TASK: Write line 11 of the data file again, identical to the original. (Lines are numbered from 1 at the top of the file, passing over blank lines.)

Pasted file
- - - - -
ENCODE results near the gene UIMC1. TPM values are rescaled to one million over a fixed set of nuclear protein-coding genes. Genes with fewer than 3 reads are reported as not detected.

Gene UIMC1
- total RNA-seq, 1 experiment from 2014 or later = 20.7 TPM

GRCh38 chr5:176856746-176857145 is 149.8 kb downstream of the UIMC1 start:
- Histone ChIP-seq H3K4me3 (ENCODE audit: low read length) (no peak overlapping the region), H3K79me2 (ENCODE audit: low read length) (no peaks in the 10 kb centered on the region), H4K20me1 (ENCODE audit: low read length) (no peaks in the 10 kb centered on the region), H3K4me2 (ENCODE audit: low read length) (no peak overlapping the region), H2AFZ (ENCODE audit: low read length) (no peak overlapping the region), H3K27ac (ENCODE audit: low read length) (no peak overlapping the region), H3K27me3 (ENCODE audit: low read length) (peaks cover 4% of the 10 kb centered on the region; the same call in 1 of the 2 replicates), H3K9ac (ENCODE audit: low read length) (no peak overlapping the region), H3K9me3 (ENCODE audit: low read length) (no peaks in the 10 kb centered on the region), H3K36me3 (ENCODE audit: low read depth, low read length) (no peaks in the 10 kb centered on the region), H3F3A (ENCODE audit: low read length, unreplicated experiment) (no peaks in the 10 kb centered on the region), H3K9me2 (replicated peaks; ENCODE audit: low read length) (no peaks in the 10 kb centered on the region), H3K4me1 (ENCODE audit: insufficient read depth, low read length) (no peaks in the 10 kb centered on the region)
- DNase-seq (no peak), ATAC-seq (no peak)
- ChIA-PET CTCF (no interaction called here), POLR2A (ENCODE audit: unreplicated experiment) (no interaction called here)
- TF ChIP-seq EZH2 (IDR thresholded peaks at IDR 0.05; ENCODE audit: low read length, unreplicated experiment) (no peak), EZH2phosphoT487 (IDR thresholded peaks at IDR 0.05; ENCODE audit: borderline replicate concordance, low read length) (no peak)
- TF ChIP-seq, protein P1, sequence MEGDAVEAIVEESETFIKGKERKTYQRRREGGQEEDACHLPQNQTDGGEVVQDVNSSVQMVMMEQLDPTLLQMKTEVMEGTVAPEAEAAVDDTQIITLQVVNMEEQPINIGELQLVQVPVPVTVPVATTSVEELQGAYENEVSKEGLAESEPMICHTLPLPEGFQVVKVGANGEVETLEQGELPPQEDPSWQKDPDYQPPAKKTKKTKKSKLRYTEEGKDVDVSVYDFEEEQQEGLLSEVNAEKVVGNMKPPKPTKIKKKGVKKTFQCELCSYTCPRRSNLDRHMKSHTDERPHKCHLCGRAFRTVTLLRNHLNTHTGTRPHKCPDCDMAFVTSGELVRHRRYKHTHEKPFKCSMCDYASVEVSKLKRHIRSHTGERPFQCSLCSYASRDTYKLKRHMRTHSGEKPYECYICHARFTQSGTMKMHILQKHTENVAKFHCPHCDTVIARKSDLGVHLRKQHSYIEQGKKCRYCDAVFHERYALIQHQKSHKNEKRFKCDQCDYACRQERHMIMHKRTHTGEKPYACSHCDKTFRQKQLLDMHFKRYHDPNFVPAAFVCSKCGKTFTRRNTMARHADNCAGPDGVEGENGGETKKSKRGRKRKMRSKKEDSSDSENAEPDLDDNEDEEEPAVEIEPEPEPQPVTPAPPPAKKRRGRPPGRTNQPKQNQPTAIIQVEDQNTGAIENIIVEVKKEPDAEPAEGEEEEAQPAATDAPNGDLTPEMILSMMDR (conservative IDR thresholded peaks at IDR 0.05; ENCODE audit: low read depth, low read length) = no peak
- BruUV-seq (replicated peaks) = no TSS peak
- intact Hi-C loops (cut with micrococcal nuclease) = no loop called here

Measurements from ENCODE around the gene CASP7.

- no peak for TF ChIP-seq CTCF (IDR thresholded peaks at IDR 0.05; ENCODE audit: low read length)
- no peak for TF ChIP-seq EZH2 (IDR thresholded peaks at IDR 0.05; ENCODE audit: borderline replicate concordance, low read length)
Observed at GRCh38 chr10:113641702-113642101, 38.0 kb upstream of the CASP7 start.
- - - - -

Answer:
- intact Hi-C loops (cut with micrococcal nuclease) = no loop called here